On Second Thought

GPB Statewide and GPB Atlanta 11 a.m. Friday, 7 a.m. Saturday and 11 a.m. Sunday

On Second Thought is a one-hour news talk show that airs at 11 a.m. Friday, 7 a.m. Saturday and 11 a.m. Sunday.

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© Spider Martin. Photo courtesy of Magnolia Pictures.

John Lewis has gotten into a lot of trouble in his life. The now 17-term House Representative from Atlanta has been arrested 45 times – five as a U.S. congressman.

One of the original Freedom Riders, Lewis trained in nonviolent resistance, but faced a lot of brutality during his time as a young activist in the civil rights movement. He suffered harassment and attacks during lunch counter sit-ins in Nashville, his skull was fractured by a blow from a Klansman in 1961, and he was badly beaten after crossing the Edmund Pettus Bridge in Selma, Alabama on Bloody Sunday.


Courtesy of Mahalia Latortue/Anacaona Pictures

Growing up, Mahalia Latortue says she had three career options — doctor, lawyer or engineer. But despite starting her undergraduate studies at Oakwood University in Alabama focused on pre-law, she graduated with a passion for filmmaking.

Today, she’s a recent Savannah College of Art and Design film graduate who founded her own Atlanta-based production company called Anacaona Pictures. The company’s mission is to “create diverse, untold stories and provide a voice to the voiceless.”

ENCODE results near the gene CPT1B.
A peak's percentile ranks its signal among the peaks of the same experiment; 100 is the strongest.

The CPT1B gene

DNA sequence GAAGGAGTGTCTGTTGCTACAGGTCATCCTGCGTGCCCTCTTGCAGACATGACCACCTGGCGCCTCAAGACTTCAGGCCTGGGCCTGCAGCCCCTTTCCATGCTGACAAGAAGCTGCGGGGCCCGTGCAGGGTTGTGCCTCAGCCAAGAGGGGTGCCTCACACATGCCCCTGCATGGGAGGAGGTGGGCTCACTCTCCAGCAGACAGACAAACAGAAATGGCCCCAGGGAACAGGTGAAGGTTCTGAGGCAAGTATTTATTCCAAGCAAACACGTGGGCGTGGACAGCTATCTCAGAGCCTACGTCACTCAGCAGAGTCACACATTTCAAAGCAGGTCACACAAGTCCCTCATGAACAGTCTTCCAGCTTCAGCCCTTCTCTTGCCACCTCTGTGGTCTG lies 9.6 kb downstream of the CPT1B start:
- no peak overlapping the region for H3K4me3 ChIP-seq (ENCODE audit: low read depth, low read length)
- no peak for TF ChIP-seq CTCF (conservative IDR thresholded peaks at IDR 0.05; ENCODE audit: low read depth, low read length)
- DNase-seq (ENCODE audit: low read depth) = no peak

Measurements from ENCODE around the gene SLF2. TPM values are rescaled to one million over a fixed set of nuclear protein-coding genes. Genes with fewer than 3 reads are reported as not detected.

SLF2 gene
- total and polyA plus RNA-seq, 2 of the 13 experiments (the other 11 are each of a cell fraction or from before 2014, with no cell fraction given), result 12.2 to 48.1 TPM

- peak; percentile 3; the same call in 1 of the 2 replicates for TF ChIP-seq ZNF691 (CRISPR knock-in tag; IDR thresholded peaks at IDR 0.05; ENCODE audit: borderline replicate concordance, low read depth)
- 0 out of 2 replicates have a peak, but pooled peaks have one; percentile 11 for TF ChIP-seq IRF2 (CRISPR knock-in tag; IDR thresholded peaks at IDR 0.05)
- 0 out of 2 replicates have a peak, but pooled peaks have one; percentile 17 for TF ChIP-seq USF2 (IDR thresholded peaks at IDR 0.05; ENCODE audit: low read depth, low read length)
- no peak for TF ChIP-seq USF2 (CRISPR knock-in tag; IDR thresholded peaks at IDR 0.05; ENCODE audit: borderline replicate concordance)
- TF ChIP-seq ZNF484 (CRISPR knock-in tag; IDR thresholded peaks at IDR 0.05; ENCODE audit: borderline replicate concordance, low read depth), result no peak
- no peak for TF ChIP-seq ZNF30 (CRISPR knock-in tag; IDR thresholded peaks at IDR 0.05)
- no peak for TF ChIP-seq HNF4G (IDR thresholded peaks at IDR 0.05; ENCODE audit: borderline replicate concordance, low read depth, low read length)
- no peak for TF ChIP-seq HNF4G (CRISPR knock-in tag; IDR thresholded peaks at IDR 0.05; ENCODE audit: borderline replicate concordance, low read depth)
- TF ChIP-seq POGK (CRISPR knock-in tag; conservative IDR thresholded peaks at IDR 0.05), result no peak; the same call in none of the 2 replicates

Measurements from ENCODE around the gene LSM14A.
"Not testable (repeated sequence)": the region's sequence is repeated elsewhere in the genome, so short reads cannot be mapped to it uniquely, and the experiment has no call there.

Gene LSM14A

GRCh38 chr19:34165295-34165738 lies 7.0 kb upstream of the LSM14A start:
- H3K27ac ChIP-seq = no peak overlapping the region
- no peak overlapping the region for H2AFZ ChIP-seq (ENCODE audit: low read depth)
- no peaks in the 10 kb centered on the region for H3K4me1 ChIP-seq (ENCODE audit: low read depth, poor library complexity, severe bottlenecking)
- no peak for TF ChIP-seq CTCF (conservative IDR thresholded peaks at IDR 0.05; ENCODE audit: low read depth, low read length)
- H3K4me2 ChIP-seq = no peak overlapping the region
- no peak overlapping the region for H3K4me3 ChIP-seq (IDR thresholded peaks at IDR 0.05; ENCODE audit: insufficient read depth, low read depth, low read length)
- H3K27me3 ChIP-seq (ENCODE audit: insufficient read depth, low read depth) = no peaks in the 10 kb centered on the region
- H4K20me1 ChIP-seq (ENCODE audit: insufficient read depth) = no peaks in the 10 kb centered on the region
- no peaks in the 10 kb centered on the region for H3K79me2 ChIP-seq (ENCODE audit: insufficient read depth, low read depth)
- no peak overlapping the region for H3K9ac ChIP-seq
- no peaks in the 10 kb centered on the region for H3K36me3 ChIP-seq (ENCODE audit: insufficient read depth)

John Lewis has served as U.S. Representative for Georgia's 5th Congressional District since 1987, and is known for his passionate work both in the civil rights movements and on Capitol Hill. A new documentary called John Lewis: Good Trouble goes beyond the highlight reel of his storied life and reveals more personal elements of the man and the figure. On Second Thought hears from the film’s director and producer Dawn Porter and producer Erika Alexander about how the film connects his legacy of seeking justice from his youth to his role as a revered congressman today.


Courtesy of the Savannah Police Department, Love Beyond Walls, Jerald Nuness, and Dr. Andre Brock

For generations, "The Talk" has been a mainstay in African American families. At some point, Black children all get warnings from elders about how to avoid – and survive – police encounters.

It’s a rite that cuts across region, socioeconomic status and profession – even for members of law enforcement.

 


Emily Jones / GPB News

America’s mayors have taken center stage in 2020. Big city mayors feuded with state and federal officials over COVID-19 protections and resources, and have been praised — and condemned — for their handling of protests sparked by the death of George Floyd.

These crises may be unfolding on a national and international scale, but affect lives in every American city and town. Outside of Atlanta’s national spotlight, Savannah Mayor Van Johnson is working to address these issues head-on.


Linda Wilder-Bryan

When COVID-19 hit Savannah, city leaders were particularly concerned about the homeless population — or “roofless people,” as 3rd District Alderwoman Linda Wilder-Bryan prefers. Her drive to help people who couldn’t get into shelters led to a proposal for “Dundee Village.”